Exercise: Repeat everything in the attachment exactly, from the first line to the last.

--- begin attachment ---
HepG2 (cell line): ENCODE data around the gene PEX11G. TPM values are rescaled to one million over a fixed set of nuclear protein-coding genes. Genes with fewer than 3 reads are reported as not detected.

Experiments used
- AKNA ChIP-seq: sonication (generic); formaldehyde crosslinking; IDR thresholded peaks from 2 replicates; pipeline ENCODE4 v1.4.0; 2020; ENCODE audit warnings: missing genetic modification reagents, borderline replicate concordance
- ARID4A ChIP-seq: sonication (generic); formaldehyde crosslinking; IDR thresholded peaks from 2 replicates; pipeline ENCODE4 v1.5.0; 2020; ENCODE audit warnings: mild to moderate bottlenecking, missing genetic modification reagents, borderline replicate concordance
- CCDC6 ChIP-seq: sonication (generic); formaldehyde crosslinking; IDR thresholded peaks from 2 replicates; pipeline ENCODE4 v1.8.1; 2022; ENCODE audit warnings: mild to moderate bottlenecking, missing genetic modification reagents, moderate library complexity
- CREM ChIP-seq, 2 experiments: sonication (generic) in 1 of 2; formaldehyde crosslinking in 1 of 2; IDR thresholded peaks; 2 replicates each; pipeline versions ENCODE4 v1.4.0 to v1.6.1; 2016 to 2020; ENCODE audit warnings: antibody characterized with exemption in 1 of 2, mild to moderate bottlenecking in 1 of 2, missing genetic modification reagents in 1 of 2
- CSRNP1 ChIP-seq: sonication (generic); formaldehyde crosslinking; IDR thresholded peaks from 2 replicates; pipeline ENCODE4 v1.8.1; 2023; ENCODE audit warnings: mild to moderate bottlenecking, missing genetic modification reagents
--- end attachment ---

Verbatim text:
HepG2 (cell line): ENCODE data around the gene PEX11G. TPM values are rescaled to one million over a fixed set of nuclear protein-coding genes. Genes with fewer than 3 reads are reported as not detected.

Experiments used
- AKNA ChIP-seq: sonication (generic); formaldehyde crosslinking; IDR thresholded peaks from 2 replicates; pipeline ENCODE4 v1.4.0; 2020; ENCODE audit warnings: missing genetic modification reagents, borderline replicate concordance
- ARID4A ChIP-seq: sonication (generic); formaldehyde crosslinking; IDR thresholded peaks from 2 replicates; pipeline ENCODE4 v1.5.0; 2020; ENCODE audit warnings: mild to moderate bottlenecking, missing genetic modification reagents, borderline replicate concordance
- CCDC6 ChIP-seq: sonication (generic); formaldehyde crosslinking; IDR thresholded peaks from 2 replicates; pipeline ENCODE4 v1.8.1; 2022; ENCODE audit warnings: mild to moderate bottlenecking, missing genetic modification reagents, moderate library complexity
- CREM ChIP-seq, 2 experiments: sonication (generic) in 1 of 2; formaldehyde crosslinking in 1 of 2; IDR thresholded peaks; 2 replicates each; pipeline versions ENCODE4 v1.4.0 to v1.6.1; 2016 to 2020; ENCODE audit warnings: antibody characterized with exemption in 1 of 2, mild to moderate bottlenecking in 1 of 2, missing genetic modification reagents in 1 of 2
- CSRNP1 ChIP-seq: sonication (generic); formaldehyde crosslinking; IDR thresholded peaks from 2 replicates; pipeline ENCODE4 v1.8.1; 2023; ENCODE audit warnings: mild to moderate bottlenecking, missing genetic modification reagents